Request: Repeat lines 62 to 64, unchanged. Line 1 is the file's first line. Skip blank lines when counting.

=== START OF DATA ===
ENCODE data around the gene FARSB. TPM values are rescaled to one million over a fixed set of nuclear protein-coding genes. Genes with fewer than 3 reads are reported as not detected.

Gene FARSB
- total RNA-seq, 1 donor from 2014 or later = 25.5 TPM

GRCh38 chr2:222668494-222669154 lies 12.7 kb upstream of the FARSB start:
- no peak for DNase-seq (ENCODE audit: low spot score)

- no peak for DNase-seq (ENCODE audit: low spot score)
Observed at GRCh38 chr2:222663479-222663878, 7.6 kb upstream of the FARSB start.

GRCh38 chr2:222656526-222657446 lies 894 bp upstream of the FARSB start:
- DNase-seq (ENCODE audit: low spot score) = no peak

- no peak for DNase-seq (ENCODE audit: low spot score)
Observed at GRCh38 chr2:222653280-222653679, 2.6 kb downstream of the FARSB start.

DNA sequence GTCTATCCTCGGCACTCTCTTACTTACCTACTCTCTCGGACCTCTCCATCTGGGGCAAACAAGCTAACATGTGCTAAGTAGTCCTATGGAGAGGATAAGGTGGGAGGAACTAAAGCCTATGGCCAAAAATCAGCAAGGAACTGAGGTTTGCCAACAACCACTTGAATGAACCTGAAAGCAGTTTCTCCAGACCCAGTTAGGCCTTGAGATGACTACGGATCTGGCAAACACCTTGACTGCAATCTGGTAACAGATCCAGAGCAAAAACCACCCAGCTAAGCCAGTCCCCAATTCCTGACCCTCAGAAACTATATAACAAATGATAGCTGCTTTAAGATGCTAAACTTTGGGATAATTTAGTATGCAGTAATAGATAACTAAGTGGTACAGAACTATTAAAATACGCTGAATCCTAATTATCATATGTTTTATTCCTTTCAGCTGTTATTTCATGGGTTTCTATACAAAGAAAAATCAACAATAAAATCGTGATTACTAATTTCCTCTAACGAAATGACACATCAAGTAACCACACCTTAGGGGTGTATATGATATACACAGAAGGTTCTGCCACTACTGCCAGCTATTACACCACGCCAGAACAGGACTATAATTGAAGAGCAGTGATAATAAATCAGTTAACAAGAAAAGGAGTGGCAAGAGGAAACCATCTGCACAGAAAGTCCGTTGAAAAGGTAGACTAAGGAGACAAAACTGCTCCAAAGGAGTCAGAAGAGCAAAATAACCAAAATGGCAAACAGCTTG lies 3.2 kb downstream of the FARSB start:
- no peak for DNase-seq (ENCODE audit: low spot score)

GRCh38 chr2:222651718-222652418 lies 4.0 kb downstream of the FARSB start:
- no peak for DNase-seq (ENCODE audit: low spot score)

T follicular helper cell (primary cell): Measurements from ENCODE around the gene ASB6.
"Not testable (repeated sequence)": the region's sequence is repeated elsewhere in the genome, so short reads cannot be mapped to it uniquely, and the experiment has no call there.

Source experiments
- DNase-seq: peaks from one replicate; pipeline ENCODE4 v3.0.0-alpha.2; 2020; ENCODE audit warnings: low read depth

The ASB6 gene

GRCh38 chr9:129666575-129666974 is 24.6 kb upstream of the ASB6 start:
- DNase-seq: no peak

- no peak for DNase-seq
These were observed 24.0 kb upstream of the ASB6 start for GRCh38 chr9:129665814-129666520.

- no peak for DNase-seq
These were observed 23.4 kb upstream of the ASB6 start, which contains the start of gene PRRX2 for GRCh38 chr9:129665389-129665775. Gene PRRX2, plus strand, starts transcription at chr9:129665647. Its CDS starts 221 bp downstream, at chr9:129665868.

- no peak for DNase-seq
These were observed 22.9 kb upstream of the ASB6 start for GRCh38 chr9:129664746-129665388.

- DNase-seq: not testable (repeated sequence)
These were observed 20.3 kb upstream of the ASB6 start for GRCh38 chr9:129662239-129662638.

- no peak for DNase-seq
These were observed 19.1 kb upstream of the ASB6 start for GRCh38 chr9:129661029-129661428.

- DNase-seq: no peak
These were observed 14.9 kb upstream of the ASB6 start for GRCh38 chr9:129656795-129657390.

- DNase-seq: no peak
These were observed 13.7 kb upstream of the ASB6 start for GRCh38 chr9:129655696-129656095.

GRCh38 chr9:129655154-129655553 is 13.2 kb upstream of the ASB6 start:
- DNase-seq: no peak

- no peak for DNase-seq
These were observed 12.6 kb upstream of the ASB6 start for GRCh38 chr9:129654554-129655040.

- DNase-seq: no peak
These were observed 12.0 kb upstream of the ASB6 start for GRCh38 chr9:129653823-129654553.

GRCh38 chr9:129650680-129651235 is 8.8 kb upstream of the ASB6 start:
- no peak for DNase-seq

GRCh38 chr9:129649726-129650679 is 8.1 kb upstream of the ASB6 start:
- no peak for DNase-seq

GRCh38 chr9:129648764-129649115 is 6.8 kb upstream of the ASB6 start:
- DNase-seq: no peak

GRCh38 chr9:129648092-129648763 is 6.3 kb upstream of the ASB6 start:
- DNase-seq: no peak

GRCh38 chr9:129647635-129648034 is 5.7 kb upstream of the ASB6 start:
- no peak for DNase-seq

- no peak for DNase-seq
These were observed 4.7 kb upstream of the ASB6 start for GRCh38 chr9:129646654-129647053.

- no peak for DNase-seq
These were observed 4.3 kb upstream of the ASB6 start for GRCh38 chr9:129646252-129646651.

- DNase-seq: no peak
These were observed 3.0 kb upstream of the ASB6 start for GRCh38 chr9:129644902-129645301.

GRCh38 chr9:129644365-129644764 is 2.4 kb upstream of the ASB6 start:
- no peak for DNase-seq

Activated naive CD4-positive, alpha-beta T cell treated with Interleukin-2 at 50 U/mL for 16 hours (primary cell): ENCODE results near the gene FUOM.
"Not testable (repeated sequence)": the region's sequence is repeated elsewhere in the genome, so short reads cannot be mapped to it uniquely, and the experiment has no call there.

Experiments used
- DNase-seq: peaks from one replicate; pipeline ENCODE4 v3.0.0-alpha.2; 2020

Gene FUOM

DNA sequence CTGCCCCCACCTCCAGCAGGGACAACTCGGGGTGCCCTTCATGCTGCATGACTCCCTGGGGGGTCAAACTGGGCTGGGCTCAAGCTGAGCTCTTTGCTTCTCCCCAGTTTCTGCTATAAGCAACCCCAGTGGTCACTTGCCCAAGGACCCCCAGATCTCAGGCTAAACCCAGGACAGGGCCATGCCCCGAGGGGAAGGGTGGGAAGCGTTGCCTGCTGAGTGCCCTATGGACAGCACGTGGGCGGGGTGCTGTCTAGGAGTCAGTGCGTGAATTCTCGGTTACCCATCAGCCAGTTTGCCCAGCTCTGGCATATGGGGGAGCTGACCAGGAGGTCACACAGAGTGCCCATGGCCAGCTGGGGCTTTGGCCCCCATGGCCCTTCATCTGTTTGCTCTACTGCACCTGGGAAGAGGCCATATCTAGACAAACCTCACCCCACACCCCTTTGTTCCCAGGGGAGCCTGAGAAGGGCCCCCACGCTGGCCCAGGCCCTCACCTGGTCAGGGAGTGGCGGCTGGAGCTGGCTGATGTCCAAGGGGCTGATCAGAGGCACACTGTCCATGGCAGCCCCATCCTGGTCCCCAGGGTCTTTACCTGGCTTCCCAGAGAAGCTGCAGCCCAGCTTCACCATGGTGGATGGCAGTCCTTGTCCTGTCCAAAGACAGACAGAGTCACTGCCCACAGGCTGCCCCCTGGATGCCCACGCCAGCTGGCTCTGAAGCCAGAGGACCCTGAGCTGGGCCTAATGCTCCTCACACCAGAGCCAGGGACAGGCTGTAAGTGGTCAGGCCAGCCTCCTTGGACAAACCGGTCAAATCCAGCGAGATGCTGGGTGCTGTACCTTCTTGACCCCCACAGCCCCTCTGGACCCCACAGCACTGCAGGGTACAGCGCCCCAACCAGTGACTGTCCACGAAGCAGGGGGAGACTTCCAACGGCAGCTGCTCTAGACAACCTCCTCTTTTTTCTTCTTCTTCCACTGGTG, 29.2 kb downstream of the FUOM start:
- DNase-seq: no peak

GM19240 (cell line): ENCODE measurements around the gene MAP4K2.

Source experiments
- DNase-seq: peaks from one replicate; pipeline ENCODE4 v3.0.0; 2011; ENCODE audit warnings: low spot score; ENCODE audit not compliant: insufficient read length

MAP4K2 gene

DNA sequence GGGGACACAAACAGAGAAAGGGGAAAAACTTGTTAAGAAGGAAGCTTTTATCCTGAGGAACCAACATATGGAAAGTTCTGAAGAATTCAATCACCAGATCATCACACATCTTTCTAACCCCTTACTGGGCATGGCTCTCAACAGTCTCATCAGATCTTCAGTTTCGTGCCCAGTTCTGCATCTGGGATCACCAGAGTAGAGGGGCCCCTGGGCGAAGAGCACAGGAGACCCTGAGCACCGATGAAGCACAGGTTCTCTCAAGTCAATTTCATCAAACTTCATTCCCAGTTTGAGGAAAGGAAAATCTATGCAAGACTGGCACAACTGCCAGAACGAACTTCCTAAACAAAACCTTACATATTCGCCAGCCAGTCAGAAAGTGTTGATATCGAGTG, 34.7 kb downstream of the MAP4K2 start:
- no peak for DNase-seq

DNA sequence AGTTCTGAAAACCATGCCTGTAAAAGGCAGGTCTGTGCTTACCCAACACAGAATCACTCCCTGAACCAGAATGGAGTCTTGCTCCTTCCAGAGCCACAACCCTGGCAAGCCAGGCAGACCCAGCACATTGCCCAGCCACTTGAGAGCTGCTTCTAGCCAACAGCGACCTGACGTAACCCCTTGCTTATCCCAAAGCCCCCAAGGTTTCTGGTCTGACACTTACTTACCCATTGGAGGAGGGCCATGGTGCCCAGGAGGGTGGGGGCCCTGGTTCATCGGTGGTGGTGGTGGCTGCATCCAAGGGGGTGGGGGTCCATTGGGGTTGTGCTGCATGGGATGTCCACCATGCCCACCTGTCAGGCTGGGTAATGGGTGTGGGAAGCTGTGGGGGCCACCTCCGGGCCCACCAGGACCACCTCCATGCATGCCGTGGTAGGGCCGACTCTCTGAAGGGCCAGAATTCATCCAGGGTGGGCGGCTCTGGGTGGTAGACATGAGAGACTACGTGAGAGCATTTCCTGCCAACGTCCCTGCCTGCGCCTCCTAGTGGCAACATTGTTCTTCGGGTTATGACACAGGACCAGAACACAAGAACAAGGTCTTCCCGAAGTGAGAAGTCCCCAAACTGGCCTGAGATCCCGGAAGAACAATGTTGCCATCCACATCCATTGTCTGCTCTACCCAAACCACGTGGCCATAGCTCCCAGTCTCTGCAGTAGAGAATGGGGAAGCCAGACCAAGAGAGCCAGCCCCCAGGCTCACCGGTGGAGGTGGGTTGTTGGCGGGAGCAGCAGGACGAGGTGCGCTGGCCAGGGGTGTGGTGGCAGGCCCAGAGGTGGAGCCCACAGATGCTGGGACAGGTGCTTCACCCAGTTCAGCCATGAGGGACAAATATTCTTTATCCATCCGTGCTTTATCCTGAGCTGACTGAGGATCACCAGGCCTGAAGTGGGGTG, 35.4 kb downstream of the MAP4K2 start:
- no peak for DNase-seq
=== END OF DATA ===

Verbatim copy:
"Not testable (repeated sequence)": the region's sequence is repeated elsewhere in the genome, so short reads cannot be mapped to it uniquely, and the experiment has no call there.

Experiments used
- DNase-seq: peaks from one replicate; pipeline ENCODE4 v3.0.0-alpha.2; 2020